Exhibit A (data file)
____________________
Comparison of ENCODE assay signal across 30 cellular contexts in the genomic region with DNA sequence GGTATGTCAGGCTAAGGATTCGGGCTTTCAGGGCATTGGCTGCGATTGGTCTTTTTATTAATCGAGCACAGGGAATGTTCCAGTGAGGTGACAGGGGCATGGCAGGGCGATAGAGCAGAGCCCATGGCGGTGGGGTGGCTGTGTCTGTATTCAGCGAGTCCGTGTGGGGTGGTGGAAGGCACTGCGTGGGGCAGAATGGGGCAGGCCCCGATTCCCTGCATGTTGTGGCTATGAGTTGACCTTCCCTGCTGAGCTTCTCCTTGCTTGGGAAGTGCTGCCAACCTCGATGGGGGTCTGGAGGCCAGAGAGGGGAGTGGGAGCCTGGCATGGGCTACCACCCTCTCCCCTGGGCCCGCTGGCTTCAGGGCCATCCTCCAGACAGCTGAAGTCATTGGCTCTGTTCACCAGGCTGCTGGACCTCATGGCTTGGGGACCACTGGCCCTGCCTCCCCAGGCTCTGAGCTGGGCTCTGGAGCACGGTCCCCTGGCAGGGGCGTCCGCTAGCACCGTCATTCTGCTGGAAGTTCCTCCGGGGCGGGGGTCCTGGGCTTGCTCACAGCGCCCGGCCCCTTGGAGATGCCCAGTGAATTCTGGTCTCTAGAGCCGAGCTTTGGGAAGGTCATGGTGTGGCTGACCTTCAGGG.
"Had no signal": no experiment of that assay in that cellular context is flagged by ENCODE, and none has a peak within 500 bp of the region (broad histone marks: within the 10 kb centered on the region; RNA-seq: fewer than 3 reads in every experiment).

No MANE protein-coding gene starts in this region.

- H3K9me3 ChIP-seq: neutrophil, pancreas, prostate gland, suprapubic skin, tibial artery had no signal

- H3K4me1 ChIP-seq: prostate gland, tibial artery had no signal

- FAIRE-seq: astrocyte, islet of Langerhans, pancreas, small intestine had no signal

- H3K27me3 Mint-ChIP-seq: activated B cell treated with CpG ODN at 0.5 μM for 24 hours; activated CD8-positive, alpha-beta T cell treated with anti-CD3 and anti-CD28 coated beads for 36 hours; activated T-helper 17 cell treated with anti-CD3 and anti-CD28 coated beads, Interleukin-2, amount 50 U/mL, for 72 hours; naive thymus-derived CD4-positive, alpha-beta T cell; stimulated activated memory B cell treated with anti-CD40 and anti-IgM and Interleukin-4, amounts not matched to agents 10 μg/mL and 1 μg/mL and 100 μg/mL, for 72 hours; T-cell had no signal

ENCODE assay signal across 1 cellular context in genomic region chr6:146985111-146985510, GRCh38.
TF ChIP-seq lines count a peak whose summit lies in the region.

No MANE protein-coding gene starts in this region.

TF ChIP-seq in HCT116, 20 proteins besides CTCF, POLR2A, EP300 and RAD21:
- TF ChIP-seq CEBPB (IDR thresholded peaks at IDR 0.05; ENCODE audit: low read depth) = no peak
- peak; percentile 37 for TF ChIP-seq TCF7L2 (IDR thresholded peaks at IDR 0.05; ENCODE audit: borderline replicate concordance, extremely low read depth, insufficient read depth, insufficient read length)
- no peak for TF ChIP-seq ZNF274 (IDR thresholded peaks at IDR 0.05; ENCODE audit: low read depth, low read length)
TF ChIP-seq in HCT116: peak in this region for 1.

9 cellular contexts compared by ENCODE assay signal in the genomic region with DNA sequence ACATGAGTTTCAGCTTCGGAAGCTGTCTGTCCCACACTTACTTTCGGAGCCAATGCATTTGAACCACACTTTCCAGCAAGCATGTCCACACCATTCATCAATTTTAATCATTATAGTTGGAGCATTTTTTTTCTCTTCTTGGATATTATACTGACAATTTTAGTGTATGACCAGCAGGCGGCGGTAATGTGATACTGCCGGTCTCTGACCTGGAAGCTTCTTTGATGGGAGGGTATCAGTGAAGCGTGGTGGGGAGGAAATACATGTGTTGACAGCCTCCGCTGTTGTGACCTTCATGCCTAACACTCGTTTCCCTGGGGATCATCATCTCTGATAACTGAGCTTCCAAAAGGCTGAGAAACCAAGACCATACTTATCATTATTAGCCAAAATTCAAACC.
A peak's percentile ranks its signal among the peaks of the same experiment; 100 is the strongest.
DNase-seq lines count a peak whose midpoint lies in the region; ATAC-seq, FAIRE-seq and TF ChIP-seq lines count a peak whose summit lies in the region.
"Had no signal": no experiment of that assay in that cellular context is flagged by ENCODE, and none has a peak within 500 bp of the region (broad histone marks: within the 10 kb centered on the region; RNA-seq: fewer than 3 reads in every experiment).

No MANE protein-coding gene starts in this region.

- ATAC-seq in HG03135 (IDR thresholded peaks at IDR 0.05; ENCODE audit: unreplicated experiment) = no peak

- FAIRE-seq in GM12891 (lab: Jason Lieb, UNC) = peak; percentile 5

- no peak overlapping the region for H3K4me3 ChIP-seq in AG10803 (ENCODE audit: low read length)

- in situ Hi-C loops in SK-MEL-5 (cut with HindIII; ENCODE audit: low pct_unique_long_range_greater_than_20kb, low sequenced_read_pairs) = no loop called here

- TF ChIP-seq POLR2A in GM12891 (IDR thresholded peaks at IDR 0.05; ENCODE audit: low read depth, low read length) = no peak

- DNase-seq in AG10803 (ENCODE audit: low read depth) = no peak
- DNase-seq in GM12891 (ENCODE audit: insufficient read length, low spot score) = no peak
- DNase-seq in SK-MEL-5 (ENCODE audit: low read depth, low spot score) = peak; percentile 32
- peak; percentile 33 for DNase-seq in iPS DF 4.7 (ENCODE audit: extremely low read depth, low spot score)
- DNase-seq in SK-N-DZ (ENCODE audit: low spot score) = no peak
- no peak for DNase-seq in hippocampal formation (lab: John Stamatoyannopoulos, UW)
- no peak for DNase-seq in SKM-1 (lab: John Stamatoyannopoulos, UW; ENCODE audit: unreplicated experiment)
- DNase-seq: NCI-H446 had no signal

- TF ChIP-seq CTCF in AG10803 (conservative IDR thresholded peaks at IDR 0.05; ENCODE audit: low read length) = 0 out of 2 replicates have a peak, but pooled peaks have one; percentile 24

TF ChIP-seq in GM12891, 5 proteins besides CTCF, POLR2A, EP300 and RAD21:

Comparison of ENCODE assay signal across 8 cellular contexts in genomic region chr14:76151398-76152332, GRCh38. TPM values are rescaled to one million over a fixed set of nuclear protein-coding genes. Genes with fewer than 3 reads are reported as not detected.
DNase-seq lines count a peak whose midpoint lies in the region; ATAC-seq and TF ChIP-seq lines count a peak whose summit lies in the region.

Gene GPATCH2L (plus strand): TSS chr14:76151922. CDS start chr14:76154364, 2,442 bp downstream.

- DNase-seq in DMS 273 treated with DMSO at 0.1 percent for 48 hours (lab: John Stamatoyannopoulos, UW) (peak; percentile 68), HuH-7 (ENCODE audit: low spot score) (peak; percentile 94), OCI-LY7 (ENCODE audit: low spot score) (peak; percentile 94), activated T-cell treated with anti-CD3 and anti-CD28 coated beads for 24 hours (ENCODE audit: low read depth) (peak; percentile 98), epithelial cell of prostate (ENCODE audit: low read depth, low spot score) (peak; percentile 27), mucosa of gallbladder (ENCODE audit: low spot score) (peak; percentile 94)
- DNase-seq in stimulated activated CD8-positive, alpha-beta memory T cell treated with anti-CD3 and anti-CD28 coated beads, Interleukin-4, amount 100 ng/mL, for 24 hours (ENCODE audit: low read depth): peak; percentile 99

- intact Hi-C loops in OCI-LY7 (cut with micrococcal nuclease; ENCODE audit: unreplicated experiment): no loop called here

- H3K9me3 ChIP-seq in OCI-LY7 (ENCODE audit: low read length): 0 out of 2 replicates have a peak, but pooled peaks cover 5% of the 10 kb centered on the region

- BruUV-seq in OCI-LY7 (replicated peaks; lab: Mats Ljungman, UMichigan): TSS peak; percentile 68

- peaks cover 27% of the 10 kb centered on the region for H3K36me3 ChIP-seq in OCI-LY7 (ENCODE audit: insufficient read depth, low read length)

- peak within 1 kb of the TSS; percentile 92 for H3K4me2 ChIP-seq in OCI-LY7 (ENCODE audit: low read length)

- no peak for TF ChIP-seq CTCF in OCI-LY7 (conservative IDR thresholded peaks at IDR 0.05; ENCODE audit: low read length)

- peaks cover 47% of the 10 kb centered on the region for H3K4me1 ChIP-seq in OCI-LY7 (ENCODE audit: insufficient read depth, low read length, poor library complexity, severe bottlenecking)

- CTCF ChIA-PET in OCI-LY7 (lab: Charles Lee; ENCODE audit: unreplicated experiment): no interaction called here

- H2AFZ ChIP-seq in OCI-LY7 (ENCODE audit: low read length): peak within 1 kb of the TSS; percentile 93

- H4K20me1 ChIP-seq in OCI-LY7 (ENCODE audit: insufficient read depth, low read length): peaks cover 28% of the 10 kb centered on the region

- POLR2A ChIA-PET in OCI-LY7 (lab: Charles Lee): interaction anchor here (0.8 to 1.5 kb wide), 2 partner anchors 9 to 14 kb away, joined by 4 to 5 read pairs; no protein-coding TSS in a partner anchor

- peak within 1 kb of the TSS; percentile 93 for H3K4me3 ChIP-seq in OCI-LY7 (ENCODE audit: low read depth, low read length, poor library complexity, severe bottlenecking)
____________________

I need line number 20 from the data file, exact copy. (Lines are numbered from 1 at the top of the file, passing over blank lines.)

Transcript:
No MANE protein-coding gene starts in this region.